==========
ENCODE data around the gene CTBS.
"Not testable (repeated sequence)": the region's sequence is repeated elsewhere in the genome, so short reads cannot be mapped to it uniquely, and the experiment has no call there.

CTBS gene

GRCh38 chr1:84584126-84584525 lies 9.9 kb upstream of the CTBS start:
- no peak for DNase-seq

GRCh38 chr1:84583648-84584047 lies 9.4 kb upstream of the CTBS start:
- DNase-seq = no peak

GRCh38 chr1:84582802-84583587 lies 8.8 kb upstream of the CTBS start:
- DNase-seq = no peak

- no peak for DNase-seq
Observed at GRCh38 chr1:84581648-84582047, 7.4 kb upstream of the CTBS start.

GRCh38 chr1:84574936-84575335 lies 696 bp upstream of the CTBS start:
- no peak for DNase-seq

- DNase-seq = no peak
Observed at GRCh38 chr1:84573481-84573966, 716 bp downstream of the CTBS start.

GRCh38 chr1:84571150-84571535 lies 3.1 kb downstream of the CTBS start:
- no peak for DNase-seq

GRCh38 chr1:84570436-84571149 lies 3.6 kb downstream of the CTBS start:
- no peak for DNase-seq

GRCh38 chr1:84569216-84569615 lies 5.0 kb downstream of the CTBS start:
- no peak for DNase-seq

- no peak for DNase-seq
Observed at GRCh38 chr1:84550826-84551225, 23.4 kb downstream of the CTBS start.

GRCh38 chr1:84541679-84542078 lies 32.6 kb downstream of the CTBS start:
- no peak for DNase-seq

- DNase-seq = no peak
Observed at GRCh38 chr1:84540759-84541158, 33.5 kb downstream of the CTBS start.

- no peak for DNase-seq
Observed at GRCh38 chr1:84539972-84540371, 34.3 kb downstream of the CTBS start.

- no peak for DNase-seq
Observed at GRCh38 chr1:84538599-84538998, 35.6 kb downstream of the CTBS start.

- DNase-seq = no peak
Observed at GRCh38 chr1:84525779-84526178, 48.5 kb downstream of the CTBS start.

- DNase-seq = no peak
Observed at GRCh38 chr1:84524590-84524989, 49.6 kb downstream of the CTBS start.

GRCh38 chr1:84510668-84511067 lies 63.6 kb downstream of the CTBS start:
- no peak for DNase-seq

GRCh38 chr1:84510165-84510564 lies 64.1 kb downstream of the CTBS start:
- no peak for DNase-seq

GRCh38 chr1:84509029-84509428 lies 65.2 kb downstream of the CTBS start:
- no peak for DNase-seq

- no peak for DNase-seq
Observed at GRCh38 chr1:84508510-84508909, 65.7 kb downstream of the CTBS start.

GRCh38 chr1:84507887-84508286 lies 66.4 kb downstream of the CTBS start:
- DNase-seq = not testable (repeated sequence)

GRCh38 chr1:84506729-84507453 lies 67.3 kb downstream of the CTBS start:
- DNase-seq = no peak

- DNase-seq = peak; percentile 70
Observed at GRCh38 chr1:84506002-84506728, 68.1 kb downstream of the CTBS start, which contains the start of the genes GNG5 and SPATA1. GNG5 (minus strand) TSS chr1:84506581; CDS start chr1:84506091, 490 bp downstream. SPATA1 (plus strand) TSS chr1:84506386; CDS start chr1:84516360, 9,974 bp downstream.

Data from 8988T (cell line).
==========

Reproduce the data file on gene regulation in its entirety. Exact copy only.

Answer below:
ENCODE data around the gene CTBS.
"Not testable (repeated sequence)": the region's sequence is repeated elsewhere in the genome, so short reads cannot be mapped to it uniquely, and the experiment has no call there.

CTBS gene

GRCh38 chr1:84584126-84584525 lies 9.9 kb upstream of the CTBS start:
- no peak for DNase-seq

GRCh38 chr1:84583648-84584047 lies 9.4 kb upstream of the CTBS start:
- DNase-seq = no peak

GRCh38 chr1:84582802-84583587 lies 8.8 kb upstream of the CTBS start:
- DNase-seq = no peak

- no peak for DNase-seq
Observed at GRCh38 chr1:84581648-84582047, 7.4 kb upstream of the CTBS start.

GRCh38 chr1:84574936-84575335 lies 696 bp upstream of the CTBS start:
- no peak for DNase-seq

- DNase-seq = no peak
Observed at GRCh38 chr1:84573481-84573966, 716 bp downstream of the CTBS start.

GRCh38 chr1:84571150-84571535 lies 3.1 kb downstream of the CTBS start:
- no peak for DNase-seq

GRCh38 chr1:84570436-84571149 lies 3.6 kb downstream of the CTBS start:
- no peak for DNase-seq

GRCh38 chr1:84569216-84569615 lies 5.0 kb downstream of the CTBS start:
- no peak for DNase-seq

- no peak for DNase-seq
Observed at GRCh38 chr1:84550826-84551225, 23.4 kb downstream of the CTBS start.

GRCh38 chr1:84541679-84542078 lies 32.6 kb downstream of the CTBS start:
- no peak for DNase-seq

- DNase-seq = no peak
Observed at GRCh38 chr1:84540759-84541158, 33.5 kb downstream of the CTBS start.

- no peak for DNase-seq
Observed at GRCh38 chr1:84539972-84540371, 34.3 kb downstream of the CTBS start.

- no peak for DNase-seq
Observed at GRCh38 chr1:84538599-84538998, 35.6 kb downstream of the CTBS start.

- DNase-seq = no peak
Observed at GRCh38 chr1:84525779-84526178, 48.5 kb downstream of the CTBS start.

- DNase-seq = no peak
Observed at GRCh38 chr1:84524590-84524989, 49.6 kb downstream of the CTBS start.

GRCh38 chr1:84510668-84511067 lies 63.6 kb downstream of the CTBS start:
- no peak for DNase-seq

GRCh38 chr1:84510165-84510564 lies 64.1 kb downstream of the CTBS start:
- no peak for DNase-seq

GRCh38 chr1:84509029-84509428 lies 65.2 kb downstream of the CTBS start:
- no peak for DNase-seq

- no peak for DNase-seq
Observed at GRCh38 chr1:84508510-84508909, 65.7 kb downstream of the CTBS start.

GRCh38 chr1:84507887-84508286 lies 66.4 kb downstream of the CTBS start:
- DNase-seq = not testable (repeated sequence)

GRCh38 chr1:84506729-84507453 lies 67.3 kb downstream of the CTBS start:
- DNase-seq = no peak

- DNase-seq = peak; percentile 70
Observed at GRCh38 chr1:84506002-84506728, 68.1 kb downstream of the CTBS start, which contains the start of the genes GNG5 and SPATA1. GNG5 (minus strand) TSS chr1:84506581; CDS start chr1:84506091, 490 bp downstream. SPATA1 (plus strand) TSS chr1:84506386; CDS start chr1:84516360, 9,974 bp downstream.

Data from 8988T (cell line).